A 48-hour blockade of Tunisia’s largest natural gas producer in May, British Gas Tunisia, by local people demanding jobs, along with strikes of Tunis-Air workers, show that rank and file organisation can force jobs onto the agenda.

The MDU and Tunisian working class can take inspiration from, Egypt where independent trade unions have been founded, alongside a Democratic Workers Party to voice working class demands.

Textile workers: “we work like slaves”

IN POST-REVOLUTION Tunisia where high levels of unemployment persist, the textile and garment industry remains the country’s largest employer. In this industry grave working conditions, low unionisation and coercive practices continue to be the norm.

Solidarity spoke with two workers in a textile factory owned by the Italian company, ‘Charm SARL’, 45 kilometres southeast of Tunis. The workers requested to remain anonymous.

As we walked through the maze of loud machinery on the first floor, the workers explained, “Here we are in the ‘shit’. Our wages are no good.  Relations between the boss and the workers are no good. We are treated very badly.”

“In total there are 300 workers [in this factory]… Here we have 35-40 workers who do all the press, the ironing, [the final preparation] of garments for export to Italy, France, Germany, to all European countries.”

Tunisia is the European Union’s fifth largest textile supplier. As of February this year the industry directly employed about 200,000 workers, representing more than 34 per cent of employment in Tunisian manufacturing industries, according to the Tunisian Economic Commission. Of those companies, 84 per cent, representing 29 per cent of the country’s industrial base, produce exclusively for export.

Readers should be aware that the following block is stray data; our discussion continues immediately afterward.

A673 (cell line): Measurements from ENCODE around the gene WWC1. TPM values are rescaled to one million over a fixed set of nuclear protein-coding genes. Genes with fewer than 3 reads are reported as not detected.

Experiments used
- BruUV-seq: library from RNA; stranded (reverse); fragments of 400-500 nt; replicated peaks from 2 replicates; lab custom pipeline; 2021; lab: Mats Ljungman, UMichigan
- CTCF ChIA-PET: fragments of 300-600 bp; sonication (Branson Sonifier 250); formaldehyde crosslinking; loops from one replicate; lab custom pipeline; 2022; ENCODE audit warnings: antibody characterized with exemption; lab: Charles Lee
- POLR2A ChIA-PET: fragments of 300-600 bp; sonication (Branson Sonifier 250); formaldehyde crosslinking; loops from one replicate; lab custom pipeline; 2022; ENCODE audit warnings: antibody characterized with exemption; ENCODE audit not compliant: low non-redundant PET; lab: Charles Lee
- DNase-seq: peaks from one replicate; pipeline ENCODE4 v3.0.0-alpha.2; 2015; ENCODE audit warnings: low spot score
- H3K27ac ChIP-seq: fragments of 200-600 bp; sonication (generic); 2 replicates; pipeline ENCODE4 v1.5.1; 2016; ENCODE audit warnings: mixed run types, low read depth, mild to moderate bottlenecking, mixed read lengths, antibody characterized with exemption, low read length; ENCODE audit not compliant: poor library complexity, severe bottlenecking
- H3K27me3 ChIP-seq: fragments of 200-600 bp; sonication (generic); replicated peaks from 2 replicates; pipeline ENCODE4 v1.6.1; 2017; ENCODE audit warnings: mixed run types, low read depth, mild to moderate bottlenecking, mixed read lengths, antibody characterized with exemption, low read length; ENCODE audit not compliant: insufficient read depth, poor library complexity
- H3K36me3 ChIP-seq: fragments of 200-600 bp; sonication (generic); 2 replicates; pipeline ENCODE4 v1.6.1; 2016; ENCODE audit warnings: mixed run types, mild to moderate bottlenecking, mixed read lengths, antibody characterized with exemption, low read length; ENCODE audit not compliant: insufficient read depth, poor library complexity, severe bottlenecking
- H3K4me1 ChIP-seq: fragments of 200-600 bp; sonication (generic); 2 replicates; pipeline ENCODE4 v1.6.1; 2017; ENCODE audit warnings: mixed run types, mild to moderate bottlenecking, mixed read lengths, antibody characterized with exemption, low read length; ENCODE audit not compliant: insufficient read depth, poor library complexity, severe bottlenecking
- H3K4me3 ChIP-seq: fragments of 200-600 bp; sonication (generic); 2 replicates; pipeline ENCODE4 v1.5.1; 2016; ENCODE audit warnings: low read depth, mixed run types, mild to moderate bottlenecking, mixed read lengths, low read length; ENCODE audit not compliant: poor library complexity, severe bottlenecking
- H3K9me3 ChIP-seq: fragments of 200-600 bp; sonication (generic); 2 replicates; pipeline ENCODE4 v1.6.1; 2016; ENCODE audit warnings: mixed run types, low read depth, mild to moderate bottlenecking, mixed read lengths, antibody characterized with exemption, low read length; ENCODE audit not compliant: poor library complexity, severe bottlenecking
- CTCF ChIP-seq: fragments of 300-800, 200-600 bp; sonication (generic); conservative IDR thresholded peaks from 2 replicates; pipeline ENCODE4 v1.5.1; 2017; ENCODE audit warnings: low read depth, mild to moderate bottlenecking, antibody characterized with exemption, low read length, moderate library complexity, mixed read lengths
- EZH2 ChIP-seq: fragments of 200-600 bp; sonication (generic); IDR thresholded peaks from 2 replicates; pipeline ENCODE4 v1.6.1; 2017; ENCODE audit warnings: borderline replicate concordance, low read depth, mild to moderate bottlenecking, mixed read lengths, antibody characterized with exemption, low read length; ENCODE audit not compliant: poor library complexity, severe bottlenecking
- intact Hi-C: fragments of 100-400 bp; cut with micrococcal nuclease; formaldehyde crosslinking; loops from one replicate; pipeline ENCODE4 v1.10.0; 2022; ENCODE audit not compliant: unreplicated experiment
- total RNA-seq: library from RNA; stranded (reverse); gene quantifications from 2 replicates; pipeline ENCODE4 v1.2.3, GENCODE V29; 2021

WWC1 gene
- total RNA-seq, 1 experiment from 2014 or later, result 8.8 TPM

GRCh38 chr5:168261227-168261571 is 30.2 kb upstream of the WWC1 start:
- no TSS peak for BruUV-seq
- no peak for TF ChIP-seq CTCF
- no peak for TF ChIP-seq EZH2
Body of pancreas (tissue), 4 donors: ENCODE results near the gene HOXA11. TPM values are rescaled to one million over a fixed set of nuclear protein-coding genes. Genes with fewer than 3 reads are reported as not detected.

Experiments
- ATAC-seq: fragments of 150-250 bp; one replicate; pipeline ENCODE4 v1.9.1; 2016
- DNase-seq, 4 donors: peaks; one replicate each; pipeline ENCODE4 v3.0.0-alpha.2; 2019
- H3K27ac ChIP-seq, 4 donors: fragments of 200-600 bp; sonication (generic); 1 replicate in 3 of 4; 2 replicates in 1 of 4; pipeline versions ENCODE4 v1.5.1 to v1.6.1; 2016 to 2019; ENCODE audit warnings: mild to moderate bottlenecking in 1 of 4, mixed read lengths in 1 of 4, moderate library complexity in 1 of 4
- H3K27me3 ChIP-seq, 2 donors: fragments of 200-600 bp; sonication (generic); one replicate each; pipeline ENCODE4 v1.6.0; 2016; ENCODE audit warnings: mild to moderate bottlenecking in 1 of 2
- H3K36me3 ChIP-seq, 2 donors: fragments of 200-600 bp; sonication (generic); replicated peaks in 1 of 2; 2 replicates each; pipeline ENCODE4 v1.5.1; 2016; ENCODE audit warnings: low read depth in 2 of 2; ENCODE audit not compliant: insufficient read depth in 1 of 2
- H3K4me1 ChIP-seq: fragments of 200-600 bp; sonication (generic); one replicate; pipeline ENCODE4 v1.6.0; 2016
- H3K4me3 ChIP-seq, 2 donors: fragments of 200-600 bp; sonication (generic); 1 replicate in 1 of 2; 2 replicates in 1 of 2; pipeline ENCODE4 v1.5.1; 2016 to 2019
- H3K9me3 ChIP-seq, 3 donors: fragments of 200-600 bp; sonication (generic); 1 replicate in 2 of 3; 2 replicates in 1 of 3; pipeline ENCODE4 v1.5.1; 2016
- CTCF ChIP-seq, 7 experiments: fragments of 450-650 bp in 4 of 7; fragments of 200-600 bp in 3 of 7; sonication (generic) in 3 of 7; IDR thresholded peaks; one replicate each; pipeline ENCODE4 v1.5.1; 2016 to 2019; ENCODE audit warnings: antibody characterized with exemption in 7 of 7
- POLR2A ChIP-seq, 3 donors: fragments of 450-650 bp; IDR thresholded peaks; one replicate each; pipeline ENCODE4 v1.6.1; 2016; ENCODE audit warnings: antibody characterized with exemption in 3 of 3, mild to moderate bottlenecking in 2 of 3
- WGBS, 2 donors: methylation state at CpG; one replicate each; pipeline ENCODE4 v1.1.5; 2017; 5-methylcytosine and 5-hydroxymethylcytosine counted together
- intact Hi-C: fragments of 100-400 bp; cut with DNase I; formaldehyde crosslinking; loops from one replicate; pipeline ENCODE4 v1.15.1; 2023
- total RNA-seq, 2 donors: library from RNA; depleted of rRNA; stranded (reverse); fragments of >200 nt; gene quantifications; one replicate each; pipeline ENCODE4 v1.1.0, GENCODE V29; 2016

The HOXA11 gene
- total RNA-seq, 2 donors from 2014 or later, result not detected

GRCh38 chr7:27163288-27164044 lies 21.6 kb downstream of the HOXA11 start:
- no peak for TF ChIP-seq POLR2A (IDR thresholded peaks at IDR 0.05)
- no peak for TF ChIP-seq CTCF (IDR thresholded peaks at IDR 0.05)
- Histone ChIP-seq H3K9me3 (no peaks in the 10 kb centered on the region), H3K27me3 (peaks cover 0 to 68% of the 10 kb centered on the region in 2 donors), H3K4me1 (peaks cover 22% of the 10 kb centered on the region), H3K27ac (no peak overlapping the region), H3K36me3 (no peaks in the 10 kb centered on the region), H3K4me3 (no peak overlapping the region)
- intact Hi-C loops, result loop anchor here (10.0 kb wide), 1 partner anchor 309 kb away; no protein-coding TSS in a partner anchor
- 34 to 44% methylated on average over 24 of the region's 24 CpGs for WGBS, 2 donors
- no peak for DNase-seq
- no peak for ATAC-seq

One worker explained, “There are many problems here, with the manager, with the workers. For example, at the last minute, the manager will come and [intimidate the workers] saying you must do extra hours.” Overtime is often unpaid.

“We work like slaves. If you speak, if you ask to be paid, [the boss] will tell you to stay at home, that there is no need for you. He lifts his shirt to reveal a full torso brace, “I had a workplace accident. If I speak to the boss to ask to change positions, I can’t carry heavy things, he tells me that I am lucky to even be working here.”

With the ever-looming threat of losing his job, he describes himself as a “disposable worker.”

Do you have a union and does your union represent your interests?

“Before the revolution there was nothing, we were without a union here”, answered a second worker. “Now we have [rank-and-file] unionists who work with us. We have eight people who were elected after the revolution.”

These workers are members of the General Federation of Textile workers, a union that is part of the UGTT, the General Union of Tunisian Workers.

The first worker explained, “It is better than before but it is not sufficient. Even during these last few days, the boss collaborated with some union representatives to override the payment of overtime.”

Did you stage any strikes during the revolution?

“We did strike only once. After January 14, for one day. Afterwards the boss took eight or nine people and they discussed [the matters of concern]. Up until now, nothing has been gained. There is nothing new.

“We have not made any solid achievements on the social front, for example [in relation to] working hours, wages, working conditions, holiday pay,” the first worker said.

Is there more hope for your interests after the revolution?

The second worker responded, “It is too early to judge. We are not used to democracy or unions or any of this… We are waiting to see what results, what improves, what worsens, no one knows yet.”

“The country is still not good. There is no security, we don’t know what is to come. With this revolution many factories closed… there isn’t a lot of work. Many Tunisians are fleeing… 20,000 refugees arrived in Lampedusa, Italy. The future, in my opinion, is black, it’s not clear.”

In this post-revolutionary period, what needs to happen to realise workers’ demands?

“The UGTT, the unions [must] move closer to the workers, to be closer to the real problems, the real needs. [They must] envisage a strategy to struggle against the factory, against capital, against wages, against the politics of this workplace,” said the first worker.

“Workers have lost confidence”, he continued. “How can we give people back their confidence? By organisation, by having meetings, by utilising all methods of real struggle. All methods, all union rights, all rights of free expression, all rights to strike must be respected.”

Recent strikes by determined textile workers in the Egyptian towns of Mahalla and El Sadat, part of the wave of workers struggles that are continuing after their own revolution, can offer inspiration to their Tunisian counterparts.